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Falkland islanders react after hearing the results of the referendum in Stanley, yesterday. Residents voted almost unanimously to stay under British rule in the referendum that has inflamed a long-running sovereignty dispute with Argentina.
London/BUENOS AIRES: British Prime Minister David Cameron has called on Argentina to respect the wishes of the people of the Falkland Islands after they voted overwhelmingly for the territory to stay British in an unsurprising but still historical referendum that aims to send a defiant message to Argentina and the outside world.
The prime minister said Argentina should take “careful note” of the referendum result and that Britain would always be there to defend the Falkland Islanders. Despite near zero temperatures and flurries of snow and rain, the turnout was 92 percent from an electorate of 1,650. All but three people voted yes to the question posed on the ballots: “Do you wish the Falkland Islands to retain their current political status as an overseas territory of the United Kingdom?”
Argentina yesterday dismissed a two-day long vote in the Falklands as a “ploy” by Great Britain meant to mask the “weakness” London’s claim to the islands. The remarks by Argentina’s ambassador to Britain, Alicia Castro, to local radio in Beunos Aires came a day after residents of the Falkland Islands voted almost unanimously to remain a self-governed British overseas territory.
Castro, who has been Buenos Aires’ main point person on the Falklands vote, told the FM Millenium radio station that the referendum, held on Sunday and Monday, was a “media-focused ploy that reflects the weakness” of Britain’s claim to the islands.
On Monday, speaking to a different Argentine radio station, Castro said the vote had no legitimacy, having been “neither convened nor supervised by the United Nations.”
Nobody expected anything but a landslide in a vote that the Argentinian government had dismissed as illegal. Regardless, the islanders said they were delighted at the strong show of unity at a time when the Falklands are coming under increasing pressure from Buenos Aires and its allies in South America.
“I’m very happy. Everyone has come together to express ourselves,” said Kyle Biggs, who guides tourists to see penguins and battlefield sites from the 1982 war between Britain and Argentina. “I think this is massively significant. It’s important to show how much we want to stay British.”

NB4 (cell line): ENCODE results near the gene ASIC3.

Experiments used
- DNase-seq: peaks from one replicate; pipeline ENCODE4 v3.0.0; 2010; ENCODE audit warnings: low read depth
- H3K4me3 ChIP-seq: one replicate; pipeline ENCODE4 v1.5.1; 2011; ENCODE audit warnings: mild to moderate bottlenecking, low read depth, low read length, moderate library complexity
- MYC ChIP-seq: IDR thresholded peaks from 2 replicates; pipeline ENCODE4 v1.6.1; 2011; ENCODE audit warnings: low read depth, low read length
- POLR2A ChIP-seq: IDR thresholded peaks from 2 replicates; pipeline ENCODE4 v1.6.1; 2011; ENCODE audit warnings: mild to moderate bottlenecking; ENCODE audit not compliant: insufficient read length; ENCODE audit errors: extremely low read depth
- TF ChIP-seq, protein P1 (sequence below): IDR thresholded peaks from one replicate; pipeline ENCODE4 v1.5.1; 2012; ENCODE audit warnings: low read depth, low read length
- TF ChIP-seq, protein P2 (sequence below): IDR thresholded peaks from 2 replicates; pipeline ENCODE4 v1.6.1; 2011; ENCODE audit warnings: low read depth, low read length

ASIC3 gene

In Argentina the result was dismissed with angry words by the government of President Cristina Fernandez de Kirchner. “We must denounce this trickery that pretends to represent the popular participation of an implanted population,” said Senator Daniel Filmus, a close collaborator of the president. “This publicity stunt has no validity for international law.” Argentina’s Senate is preparing to vote this week on a motion to reject the Falklands referendum and reaffirm Argentina’s longstanding claim to the islands it calls Las Malvinas. “The United Kingdom lacks any right at all to pretend to alter the juridical status of these territories even with the disguise of a hypothetical referendum,” said Argentina’s foreign minister, Hector Timerman.
Another close Kirchner collaborator, Senator Anibal Fernandez, restated the government’s view of the Falklanders as a foreign population living illegally in Argentina. “There will never be self-determination for an implanted population and there is no legal framework for this, the Malvinas are Argentine sovereign soil,” said Fernandez.
Speaking to an Argentinian radio station, the country’s ambassador to London, Alicia Castro, suggested the islands need Argentina to guarantee their survival. “How long can the islanders live isolated from the continent? They are 8,000 miles from London and 500 kilometres from continental Argentina,” Castro told the Buenos Aires radio station La Red.
Cameron insisted that the islanders were entitled to the right to self-determination. “It is the clearest possible result there could be,” he said.
“The Falkland Islands may be thousands of miles away but they are British through and through and that is how they want to stay. People should know we will always be there to defend them.
“We believe in self-determination. The Falkland Islanders have spoken so clearly about their future and now other countries right across the world, I hope, will respect and revere this very, very clear result.”
The Falklands have moved back into the international spotlight due to the 30th anniversary of the war and a push by President Kirchner to reassert her country’s longstanding sovereignty claims. Argentina has raised the issue at the UN and regional bodies, placed full-page advertisements in British newspapers and - most controversially - restricted access to the islands. It has persuaded South American neighbours to turn away Falklands-flagged ships, curtailed overflights and imposed sanctions on companies that exploit the resources of the islands. The islanders have a high degree of legislative autonomy, although they are still under a governor sent by London. They organised their first ever referendum to show their determination to resist what some of them say is a blockade. Guardian/AFP